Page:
Epson has expanded its EcoTank Pro line of cartridge-free printing solutions with the new Heat-Free EcoTank Pro ET-5150 and EcoTank Pro ET-5170 models.

The EcoTank printing solutions are marketed as the ideal replacement for expensive and non-environmentally friendly laser printers. Heat-Free technology reduces environmental impact by using low energy and few replacement parts.

The EcoTank Pro Series allows users to save up to 90% with low-cost replacement ink bottles compared to standard capacity black and XL capacity colour laser toner cartridges, equivalent to about two cents per colour ISO page versus 27 cents with standard-capacity colour laser toner cartridges. 

The EcoTank Pro ET-5150 (pictured below), RRP $639, includes enough ink in the box to print 5,200 colour pages and features auto-stop ink bottles with each colour uniquely keyed for easy filling.

The EcoTank Pro ET-5170, RRP $649, offers high-capacity 250-sheet paper tray, fax, 2.4-inch colour touchscreen, 35-sheet ADF, fast auto two-sided printing, no warmup time, as well as wired and wireless networking.

Epson has also launched two new heat-free, cartridge-free premium EcoTank Photo models, the EcoTank Photo ET-8500 and ET-8550 (pictured below), RRP $999 and $1,149 respectively, which are designed for amateur photographers.

Using six colour Epson Claria ET Premium inks, the Photo models can print up to 2,300 photos or 6,700 pages in black and white or 6,200 pages in colour with one set of ink bottles at low running costs. The printers feature Epson’s patented Micro Piezo Heat-Free Technology to reduce energy consumption and less need for replacement parts.

With five paper feeds, users can print directly onto suitable CDs and DVDs, store photo size and A4 paper in the two front trays, while the rear tray can be used to print on media such as craft papers and card and the rear straight pass paper feed can print on cardstock and other speciality media up to 1.3 mm thick.

The ET-8500 and ET-8550 enable printing from SD cards and USB flash drives through the large 4.3-inch colour touchscreen, in addition to full Wi-Fi, Wi-Fi Direct, and Ethernet connectivity.

Epson teams up with National Geographic

To coincide with the launch of the new EcoTank printers, Epson has partnered with National Geographic to promote the protection of the world’s permafrost – the frozen ground beneath the polar regions – in its newly launched Turn Down the Heat campaign.

Epson and National Geographic aim to raise awareness of how people can reduce their own impact of global warming. The campaign is fronted by National Geographic explorer, Dr. Katey Walter Anthony, who oversees arctic observatories in Alaska and Russia to monitor the long-lasting impact of climate change. Her research into the protection of permafrost is featured in a series of videos, infographics and online content, in collaboration with Epson and National Geographic.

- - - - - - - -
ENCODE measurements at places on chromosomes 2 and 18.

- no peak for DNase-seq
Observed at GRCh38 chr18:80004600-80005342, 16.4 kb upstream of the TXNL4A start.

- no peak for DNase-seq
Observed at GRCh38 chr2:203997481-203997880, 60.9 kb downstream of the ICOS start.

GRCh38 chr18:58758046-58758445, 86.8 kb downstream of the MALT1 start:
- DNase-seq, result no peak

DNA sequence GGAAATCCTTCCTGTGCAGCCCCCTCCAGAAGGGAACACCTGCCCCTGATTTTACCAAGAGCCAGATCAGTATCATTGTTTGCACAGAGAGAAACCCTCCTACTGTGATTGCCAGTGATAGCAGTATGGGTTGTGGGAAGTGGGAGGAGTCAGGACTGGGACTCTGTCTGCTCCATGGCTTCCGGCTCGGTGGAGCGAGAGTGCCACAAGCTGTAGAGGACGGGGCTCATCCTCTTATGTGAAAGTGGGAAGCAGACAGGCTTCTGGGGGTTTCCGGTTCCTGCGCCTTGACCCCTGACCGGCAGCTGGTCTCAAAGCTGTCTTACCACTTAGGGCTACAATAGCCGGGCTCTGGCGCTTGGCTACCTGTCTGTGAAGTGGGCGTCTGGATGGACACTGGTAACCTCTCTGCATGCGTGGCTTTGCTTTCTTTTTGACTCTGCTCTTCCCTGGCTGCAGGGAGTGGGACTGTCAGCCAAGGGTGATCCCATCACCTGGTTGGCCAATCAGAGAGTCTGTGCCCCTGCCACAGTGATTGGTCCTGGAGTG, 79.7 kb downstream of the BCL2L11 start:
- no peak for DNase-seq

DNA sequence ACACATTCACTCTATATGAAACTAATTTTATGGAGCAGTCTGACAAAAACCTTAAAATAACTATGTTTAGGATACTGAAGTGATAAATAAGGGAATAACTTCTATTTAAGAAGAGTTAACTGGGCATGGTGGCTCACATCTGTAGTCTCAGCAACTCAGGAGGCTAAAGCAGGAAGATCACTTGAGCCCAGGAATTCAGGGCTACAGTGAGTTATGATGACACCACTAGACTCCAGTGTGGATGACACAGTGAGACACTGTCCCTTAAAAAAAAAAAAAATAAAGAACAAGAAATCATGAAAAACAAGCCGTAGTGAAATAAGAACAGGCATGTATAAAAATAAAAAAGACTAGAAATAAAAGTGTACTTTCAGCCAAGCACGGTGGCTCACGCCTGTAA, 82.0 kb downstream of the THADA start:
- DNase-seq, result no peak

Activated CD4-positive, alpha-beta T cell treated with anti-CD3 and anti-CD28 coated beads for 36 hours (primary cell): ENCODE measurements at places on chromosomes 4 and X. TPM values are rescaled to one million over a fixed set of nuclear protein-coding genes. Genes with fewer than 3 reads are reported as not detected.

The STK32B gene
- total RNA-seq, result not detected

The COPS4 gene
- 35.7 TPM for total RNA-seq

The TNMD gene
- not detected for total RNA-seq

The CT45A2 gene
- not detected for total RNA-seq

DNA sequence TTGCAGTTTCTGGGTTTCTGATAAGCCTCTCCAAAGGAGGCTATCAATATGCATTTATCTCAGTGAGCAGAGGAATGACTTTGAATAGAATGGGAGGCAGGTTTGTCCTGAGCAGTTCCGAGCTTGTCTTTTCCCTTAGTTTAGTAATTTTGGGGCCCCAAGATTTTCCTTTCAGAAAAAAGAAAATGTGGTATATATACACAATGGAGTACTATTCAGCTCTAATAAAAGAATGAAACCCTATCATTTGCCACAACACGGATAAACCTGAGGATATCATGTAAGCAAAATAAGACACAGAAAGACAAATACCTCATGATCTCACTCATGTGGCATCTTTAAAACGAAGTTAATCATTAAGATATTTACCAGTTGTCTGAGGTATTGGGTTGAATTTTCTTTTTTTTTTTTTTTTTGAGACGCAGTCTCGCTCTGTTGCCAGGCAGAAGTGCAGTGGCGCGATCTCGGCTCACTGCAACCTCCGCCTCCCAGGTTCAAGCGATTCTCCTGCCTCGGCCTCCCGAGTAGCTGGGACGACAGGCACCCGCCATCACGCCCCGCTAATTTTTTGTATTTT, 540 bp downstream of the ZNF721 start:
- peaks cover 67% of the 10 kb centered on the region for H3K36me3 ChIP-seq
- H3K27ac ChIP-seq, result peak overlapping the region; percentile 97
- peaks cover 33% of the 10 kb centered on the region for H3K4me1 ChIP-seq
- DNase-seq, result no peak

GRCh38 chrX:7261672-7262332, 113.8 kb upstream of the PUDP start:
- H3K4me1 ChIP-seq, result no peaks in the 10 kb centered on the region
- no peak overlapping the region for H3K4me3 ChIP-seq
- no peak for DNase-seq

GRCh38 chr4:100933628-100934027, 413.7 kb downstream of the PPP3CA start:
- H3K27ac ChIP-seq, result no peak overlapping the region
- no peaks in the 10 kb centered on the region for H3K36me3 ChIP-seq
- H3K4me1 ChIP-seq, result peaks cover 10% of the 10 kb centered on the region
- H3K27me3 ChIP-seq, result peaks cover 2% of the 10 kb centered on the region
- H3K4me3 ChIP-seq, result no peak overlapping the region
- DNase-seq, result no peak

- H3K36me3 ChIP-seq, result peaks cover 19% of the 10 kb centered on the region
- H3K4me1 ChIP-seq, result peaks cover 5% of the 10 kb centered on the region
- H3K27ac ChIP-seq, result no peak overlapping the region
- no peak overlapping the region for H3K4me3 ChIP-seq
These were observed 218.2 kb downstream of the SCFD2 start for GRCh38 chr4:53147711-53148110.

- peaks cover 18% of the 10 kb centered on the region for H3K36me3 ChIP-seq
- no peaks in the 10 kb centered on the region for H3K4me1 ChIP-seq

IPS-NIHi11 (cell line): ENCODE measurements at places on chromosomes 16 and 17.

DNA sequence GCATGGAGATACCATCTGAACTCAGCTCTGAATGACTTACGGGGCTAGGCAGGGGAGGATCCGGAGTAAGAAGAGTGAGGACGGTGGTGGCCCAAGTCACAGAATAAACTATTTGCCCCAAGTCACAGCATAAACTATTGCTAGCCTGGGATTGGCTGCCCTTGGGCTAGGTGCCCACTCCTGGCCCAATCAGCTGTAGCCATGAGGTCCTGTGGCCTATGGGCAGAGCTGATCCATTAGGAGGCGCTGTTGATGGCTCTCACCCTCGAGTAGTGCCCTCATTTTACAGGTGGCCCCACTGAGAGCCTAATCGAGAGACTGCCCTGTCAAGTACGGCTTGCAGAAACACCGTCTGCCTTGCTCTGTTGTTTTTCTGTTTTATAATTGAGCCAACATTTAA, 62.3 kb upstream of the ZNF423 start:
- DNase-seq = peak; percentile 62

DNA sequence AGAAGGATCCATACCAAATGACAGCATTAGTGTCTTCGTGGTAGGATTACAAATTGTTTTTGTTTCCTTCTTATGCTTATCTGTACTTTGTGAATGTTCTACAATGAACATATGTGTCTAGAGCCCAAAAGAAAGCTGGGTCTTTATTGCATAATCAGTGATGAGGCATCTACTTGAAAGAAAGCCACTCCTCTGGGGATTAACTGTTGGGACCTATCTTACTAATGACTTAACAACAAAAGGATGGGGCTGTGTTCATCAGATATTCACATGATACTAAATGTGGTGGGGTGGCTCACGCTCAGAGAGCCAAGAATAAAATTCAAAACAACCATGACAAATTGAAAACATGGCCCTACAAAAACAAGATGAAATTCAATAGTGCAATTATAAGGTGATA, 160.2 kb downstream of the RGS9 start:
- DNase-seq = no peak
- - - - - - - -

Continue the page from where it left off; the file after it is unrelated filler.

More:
“Our new campaign is designed to create awareness on how people can reduce their own impact on climate change by making smarter technology decisions,” Epson Australia managing director, Craig Heckenberg said.

“Epson is serious about leveraging its own resources and technology to achieve sustainability. In 1988, Epson announced it would phase out the use of CFCs which was achieved in Japan in 1992 and globally one year later. More than 30 years on, Epson has announced that all worldwide sites will switch to 100% renewable energy by 2023.

“Epson is also developing new environmental technologies that support our commitment to the United Nations sustainability development goals.”

Epson general manager of marketing, Bruce Bealby said sustainability is at the forefront of everything the company does whether its products, manufacturing or supply chain.

“Epson president Mr Yasunori Ogawa has made a commitment that Epson will be carbon negative by 2050 and that we will use non-renewable resources in our processes, including oils and metals. To achieve that target, there are several steps we need to make. By 2023, all Epson owned premises will use 100% renewable electricity and that in itself will save 260,000 tonnes of CO2,” he said.

“Our next step is to reduce emissions in line with the McKinsey 1.5-degree challenge and we aim to do that by 2030. If we can restrict global warming to 1.5-degrees above pre-industrial levels, we can avoid the most permanent and irreversible damage to the climate. McKinsey has put in place some goals that industries can follow to restrict the effects of global warming.

“We are also committed to all 17 United Nations sustainable development goals – a blueprint to achieve a more sustainable future for everyone. We have aligned our practices with the UN’s goals. For example, in India, we supply our projection technology to some under resourced schools and in Indonesia, Epson staff help plant coral gardens to bring back biodiversity.

“Now we have joined forces with National Geographic to promote the protection of the world’s permafrost. Turn Down the Heat is a global campaign, but we are the first subsidiary around the world to promote it here in Australia centred around the importance of choosing heat-free inkjet technology.

“Choosing an inkjet printer over a traditional laser printer will use up to 90% less power. Using methodology conducted by Stanford University, if we take 4,000 companies that employ 200 people or more, and they switch to inkjet technology, it will have the same impact as planting two million trees or removing 30,000 cars from the road.

“Epson represents around 70% of the inkjet printer market but it still only accounts for about 10% of the total printer market. Although uptake is huge and growth is exponential, there is still a long way to go.”